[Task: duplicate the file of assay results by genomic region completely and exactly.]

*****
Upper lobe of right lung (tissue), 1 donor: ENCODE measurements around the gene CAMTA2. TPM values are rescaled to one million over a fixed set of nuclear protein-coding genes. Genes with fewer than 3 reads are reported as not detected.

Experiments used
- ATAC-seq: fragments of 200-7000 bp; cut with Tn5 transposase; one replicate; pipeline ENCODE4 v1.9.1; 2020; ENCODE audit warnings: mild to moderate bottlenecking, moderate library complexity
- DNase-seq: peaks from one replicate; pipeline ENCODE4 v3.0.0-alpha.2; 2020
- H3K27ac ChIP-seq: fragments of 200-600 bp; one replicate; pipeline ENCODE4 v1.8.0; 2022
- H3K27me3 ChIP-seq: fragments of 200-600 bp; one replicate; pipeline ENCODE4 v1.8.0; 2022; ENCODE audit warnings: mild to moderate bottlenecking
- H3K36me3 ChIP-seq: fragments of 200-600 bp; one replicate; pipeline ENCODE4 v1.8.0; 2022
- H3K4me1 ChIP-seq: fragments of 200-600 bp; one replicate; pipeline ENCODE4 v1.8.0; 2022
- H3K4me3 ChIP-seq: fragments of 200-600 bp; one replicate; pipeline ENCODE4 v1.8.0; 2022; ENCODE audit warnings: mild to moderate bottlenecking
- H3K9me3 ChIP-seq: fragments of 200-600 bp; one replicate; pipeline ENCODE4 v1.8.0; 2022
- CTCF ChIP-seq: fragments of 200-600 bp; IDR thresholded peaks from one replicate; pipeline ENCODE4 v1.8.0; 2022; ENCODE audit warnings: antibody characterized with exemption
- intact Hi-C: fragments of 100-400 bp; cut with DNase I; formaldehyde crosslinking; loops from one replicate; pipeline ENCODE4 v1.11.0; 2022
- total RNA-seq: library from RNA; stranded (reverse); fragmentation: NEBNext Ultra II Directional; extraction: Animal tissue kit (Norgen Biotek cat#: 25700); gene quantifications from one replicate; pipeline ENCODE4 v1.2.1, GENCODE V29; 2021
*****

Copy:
Upper lobe of right lung (tissue), 1 donor: ENCODE measurements around the gene CAMTA2. TPM values are rescaled to one million over a fixed set of nuclear protein-coding genes. Genes with fewer than 3 reads are reported as not detected.

Experiments used
- ATAC-seq: fragments of 200-7000 bp; cut with Tn5 transposase; one replicate; pipeline ENCODE4 v1.9.1; 2020; ENCODE audit warnings: mild to moderate bottlenecking, moderate library complexity
- DNase-seq: peaks from one replicate; pipeline ENCODE4 v3.0.0-alpha.2; 2020
- H3K27ac ChIP-seq: fragments of 200-600 bp; one replicate; pipeline ENCODE4 v1.8.0; 2022
- H3K27me3 ChIP-seq: fragments of 200-600 bp; one replicate; pipeline ENCODE4 v1.8.0; 2022; ENCODE audit warnings: mild to moderate bottlenecking
- H3K36me3 ChIP-seq: fragments of 200-600 bp; one replicate; pipeline ENCODE4 v1.8.0; 2022
- H3K4me1 ChIP-seq: fragments of 200-600 bp; one replicate; pipeline ENCODE4 v1.8.0; 2022
- H3K4me3 ChIP-seq: fragments of 200-600 bp; one replicate; pipeline ENCODE4 v1.8.0; 2022; ENCODE audit warnings: mild to moderate bottlenecking
- H3K9me3 ChIP-seq: fragments of 200-600 bp; one replicate; pipeline ENCODE4 v1.8.0; 2022
- CTCF ChIP-seq: fragments of 200-600 bp; IDR thresholded peaks from one replicate; pipeline ENCODE4 v1.8.0; 2022; ENCODE audit warnings: antibody characterized with exemption
- intact Hi-C: fragments of 100-400 bp; cut with DNase I; formaldehyde crosslinking; loops from one replicate; pipeline ENCODE4 v1.11.0; 2022
- total RNA-seq: library from RNA; stranded (reverse); fragmentation: NEBNext Ultra II Directional; extraction: Animal tissue kit (Norgen Biotek cat#: 25700); gene quantifications from one replicate; pipeline ENCODE4 v1.2.1, GENCODE V29; 2021